GARP Risk Index Reaches New Low; Suggests U.S. Economic Recovery -- U.S. systemic risk aggregate drops five points

-- Commodity prices are a growing concern among risk managers; now second highest risk factor

-- Quarterly survey of risk management professionals also finds debt leveraging, banking health, macroeconomic factors among top influences on economic risk

NEW YORK and LONDON, March 21, 2011 /PRNewswire/ -- Risk managers are warily optimistic regarding the American economy, according to the Risk Index from The Global Association of Risk Professionals (GARP, www.garp.org), released at GARP's Annual Risk Management Convention in New York last week. The Risk Index, a quarterly gauge of global perception of the risk factors affecting the U.S. economy, fell to 108, from 111 the previous quarter, marking the lowest reading since the Index was first fielded in the beginning of 2010.

The Index measure of systemic risk in the U.S. economy, or how the economy suffers major crises, fell five points, from an aggregate score of 115 last quarter to 110 this quarter.  

The only risk of growing concern to the American economy, according to the Index, was commodity prices, whose risk weighted contribution to the Index increased 3.5 percent during the quarter.  Of all commodity prices, energy commodities are considered the most worrying to the risk managers surveyed.

"The Index this quarter is our most positive to date, reflecting a sense of global economic recovery," said Chris Donohue, managing director, GARP Research Center.  "However, risk managers around the world remain on high alert regarding the commodities market.  Their continued concern in this area, specifically around energy commodity prices, reflects the concern that many Americans are experiencing with the rise of consumer oil prices."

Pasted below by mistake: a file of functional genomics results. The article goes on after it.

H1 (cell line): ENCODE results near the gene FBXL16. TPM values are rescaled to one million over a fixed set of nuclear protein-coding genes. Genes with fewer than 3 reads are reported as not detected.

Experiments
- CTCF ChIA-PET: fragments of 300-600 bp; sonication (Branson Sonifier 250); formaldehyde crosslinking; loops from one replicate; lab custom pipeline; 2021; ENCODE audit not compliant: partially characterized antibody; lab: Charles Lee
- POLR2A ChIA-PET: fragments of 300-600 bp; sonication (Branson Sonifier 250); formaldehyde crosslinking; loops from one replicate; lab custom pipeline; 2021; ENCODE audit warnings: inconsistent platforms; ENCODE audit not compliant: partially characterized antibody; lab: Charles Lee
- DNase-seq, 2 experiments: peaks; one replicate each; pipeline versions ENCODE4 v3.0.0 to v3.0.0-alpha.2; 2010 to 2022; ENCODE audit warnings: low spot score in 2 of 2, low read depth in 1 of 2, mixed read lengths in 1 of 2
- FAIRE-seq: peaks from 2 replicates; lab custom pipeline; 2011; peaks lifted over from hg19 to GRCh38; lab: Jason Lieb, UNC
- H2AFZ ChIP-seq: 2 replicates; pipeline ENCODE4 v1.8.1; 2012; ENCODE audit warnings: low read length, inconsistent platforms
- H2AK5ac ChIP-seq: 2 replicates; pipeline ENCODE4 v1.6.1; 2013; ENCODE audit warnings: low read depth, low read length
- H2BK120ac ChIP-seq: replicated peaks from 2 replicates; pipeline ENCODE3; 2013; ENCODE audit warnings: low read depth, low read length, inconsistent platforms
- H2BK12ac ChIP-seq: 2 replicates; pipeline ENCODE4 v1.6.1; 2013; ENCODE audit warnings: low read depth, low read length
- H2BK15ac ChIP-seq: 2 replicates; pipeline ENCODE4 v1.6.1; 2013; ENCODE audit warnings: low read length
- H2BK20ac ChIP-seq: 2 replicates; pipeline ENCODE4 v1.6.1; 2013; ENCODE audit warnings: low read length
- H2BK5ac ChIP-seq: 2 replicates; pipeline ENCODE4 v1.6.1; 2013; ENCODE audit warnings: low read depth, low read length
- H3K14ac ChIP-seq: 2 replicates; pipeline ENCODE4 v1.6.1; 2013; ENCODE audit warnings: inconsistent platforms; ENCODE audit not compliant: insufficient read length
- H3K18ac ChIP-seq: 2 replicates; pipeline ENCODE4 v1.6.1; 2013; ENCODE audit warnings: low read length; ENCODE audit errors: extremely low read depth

The Risk Index survey this quarter also attempted to gauge risk managers expectations for the coming year, and a sense of likely "systemic events." Risk managers around the world agree that corporate capital for risk management activities will likely fund risk reporting, data management and regulatory implementation projects.

Meanwhile, risk managers are most concerned about a non-U.S. national debt default, crash in the commodities market, and non-U.S. banking crisis as the next likely "systemic events" that test the global economy.

To complete the current Risk Index report, GARP researchers received responses from 620 global risk managers between December 22, 2010 and January 7, 2011.

About The Global Association of Risk Professionals

The Global Association of Risk Professionals (GARP) is a not-for-profit global membership organization dedicated to preparing professionals and organizations to make better informed risk decisions. Membership represents nearly 150,000 risk management practitioners and researchers from banks, investment management firms, government agencies, academic institutions, and corporations from more than 195 countries. GARP administers the Financial Risk Manager (FRM®) and the Energy Risk Professional (ERP®) exams; certifications recognized by risk professionals worldwide. GARP also helps advance the role of risk management via comprehensive professional education and training for professionals of all levels. www.garp.org.

Contacts:


Keith Campbell

Dave Heinzinger

G.S. Schwartz & Co.

G.S. Schwartz & Co

202-986-2152

212-725-4500 ext. 327

kcampbell@schwartz.com

dheinzinger@schwartz.com



SOURCE The Global Association of Risk Professionals (GARP)



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